washingtonpost.com  > World > Americas > South America > Venezuela > Post

WORLD IN BRIEF

Sunday, March 6, 2005; Page A21

Egyptian Legislators Vote In Favor of Election Reform

CAIRO -- Legislators in Egypt's upper house of parliament voted Saturday to allow the country's first presidential elections with more than one candidate.

A week after President Hosni Mubarak surprised the nation by ordering a multi-candidate election, legislators in the Shura Council approved the constitutional amendment sanctioning such a ballot. The amendment still needs to be approved by parliament's lower house.

_____Desde Washington_____
Discreet Charm of the Status Quo: In Venezuela, citizens are caught between the benefits and perils of both change and stability.
_____From Venezuela_____
Video: Footage From Venezuela (The Associated Press, Aug 16, 2004)
Turnout Massive In Venezuela's Vote on Chavez (The Washington Post, Aug 16, 2004)
Chavez Upbeat Before Historic Vote to Oust Him (The Washington Post, Aug 13, 2004)
Building Loyalty and a Legacy (The Washington Post, Aug 12, 2004)
More News

The new rules would mark the first time in Egypt's modern history that voters could choose from among more than one presidential candidate. Voters in earlier elections could only cast "yes" or "no" ballots for a single candidate chosen by parliament.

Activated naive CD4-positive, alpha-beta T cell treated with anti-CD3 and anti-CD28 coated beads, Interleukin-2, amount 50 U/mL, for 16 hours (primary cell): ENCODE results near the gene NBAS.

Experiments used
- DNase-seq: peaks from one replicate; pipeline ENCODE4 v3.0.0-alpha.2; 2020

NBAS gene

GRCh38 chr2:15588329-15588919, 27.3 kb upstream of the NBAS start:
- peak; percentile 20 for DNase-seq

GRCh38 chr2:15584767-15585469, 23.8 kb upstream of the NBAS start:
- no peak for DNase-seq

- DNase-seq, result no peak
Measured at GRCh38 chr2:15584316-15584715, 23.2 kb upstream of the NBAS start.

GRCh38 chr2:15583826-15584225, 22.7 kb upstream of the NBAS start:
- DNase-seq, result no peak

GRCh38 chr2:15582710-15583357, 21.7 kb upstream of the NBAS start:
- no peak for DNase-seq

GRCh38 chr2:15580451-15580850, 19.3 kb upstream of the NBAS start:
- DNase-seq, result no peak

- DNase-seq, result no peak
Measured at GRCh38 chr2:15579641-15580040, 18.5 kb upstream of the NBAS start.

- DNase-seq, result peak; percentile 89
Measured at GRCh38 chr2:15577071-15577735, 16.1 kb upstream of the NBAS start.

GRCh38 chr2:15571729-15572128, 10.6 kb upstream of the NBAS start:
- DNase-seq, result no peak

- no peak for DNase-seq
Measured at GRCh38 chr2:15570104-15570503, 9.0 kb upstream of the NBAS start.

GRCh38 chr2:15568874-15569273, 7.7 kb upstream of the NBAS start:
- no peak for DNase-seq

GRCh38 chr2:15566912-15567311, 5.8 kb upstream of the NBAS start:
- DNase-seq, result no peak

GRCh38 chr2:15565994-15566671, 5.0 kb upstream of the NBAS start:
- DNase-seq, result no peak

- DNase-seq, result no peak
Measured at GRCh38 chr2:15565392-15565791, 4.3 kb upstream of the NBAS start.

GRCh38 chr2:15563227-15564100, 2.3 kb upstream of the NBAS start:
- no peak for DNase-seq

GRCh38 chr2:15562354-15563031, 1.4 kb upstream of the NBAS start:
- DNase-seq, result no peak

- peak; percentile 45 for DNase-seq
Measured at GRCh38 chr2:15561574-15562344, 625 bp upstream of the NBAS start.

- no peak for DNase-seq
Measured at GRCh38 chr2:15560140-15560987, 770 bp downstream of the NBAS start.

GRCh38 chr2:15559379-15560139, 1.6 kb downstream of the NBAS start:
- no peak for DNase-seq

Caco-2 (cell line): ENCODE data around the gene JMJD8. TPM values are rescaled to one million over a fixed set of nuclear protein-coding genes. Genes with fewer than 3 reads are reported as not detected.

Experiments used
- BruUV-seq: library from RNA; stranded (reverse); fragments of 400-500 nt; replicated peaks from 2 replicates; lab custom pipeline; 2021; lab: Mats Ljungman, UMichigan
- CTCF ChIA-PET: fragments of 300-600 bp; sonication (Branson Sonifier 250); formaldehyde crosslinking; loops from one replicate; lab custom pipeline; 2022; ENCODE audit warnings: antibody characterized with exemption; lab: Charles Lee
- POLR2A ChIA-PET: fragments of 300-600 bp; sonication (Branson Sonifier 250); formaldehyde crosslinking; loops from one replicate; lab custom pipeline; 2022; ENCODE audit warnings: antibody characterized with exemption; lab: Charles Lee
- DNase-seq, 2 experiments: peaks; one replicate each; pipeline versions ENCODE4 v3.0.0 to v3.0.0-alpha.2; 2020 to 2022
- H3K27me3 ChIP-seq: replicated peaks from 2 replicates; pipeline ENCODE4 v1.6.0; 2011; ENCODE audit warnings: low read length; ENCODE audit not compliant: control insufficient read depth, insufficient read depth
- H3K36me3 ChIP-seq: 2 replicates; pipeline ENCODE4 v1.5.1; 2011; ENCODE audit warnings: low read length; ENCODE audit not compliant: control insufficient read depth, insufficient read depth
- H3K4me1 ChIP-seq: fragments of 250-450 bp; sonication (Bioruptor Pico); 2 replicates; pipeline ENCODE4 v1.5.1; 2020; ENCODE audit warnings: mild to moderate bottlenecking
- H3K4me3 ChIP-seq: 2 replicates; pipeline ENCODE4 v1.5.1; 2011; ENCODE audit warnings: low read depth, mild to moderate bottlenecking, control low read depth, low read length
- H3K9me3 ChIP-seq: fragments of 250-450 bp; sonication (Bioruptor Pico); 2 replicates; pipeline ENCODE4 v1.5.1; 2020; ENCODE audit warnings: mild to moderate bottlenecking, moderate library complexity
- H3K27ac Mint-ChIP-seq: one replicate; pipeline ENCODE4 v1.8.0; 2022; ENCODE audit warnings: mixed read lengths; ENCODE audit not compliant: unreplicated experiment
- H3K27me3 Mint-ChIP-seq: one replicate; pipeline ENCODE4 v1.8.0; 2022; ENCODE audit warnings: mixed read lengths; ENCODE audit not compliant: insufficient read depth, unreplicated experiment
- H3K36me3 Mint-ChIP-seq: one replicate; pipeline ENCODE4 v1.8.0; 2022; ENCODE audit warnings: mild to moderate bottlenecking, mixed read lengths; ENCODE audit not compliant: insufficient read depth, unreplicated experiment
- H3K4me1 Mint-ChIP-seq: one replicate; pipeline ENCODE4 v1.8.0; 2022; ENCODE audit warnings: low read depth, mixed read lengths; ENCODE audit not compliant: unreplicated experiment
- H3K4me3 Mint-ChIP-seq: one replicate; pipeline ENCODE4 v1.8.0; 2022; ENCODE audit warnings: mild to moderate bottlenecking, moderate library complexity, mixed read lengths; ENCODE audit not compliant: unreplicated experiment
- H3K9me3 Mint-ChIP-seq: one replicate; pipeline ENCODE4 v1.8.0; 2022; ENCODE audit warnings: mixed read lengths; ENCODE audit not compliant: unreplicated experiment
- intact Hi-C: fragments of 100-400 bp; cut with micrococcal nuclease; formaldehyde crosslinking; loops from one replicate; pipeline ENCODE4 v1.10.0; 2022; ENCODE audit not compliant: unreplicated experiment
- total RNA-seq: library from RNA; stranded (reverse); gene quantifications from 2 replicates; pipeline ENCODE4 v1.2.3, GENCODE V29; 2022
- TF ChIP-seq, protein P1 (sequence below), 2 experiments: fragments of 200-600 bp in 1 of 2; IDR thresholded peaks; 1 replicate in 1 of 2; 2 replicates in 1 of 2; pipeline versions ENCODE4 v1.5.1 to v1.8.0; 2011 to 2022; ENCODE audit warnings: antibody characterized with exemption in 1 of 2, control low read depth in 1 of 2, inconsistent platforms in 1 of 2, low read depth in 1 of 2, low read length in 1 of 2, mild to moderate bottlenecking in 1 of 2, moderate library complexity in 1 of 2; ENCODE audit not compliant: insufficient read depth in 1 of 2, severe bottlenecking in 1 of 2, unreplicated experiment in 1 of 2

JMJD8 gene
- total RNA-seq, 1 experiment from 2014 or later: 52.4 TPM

Half of the Shura Council is elected by popular vote and the other half is appointed by Mubarak. The body is regarded more as a rubber stamping body than an effective legislature.

There has been no independent monitoring of Egypt's presidential elections since Mubarak, came to power in 1981, but human rights organizations said earlier this week that they had formed a group to monitor this year's vote.

THE AMERICAS

NEW DELHI -- Venezuelan President Hugo Chavez said he had evidence that the United States was planning to assassinate him, an accusation that a U.S. official quickly denied.

"We have enough evidence. . . . If anything happens to me, the person responsible will be the president of the United States," Chavez told reporters in New Delhi, where he signed energy and trade agreements with India's government. He did not offer any evidence.

The U.S. ambassador to Venezuela, William Brownfield, told reporters in Caracas that his country had "no plans or thoughts of assassinating either the president here or any other leader."

"That would be a violation of our federal law," Brownfield said.

Chavez on Friday said Venezuela, a major oil exporter, would not stop supplying oil to the United States unless "the U.S. government gets a little bit crazy and tries to hurt us."

ASIA

MIRANSHAH, Pakistan -- Pakistani soldiers killed two foreign al Qaeda suspects and arrested 11 people in a remote northern village bordering Afghanistan, senior officials said.

The suspects were hiding in the village of Devgar in North Waziristan province, about 185 miles southwest of the capital, Islamabad, a senior official said on condition of anonymity.


CONTINUED    1 2    Next >

© 2005 The Washington Post Company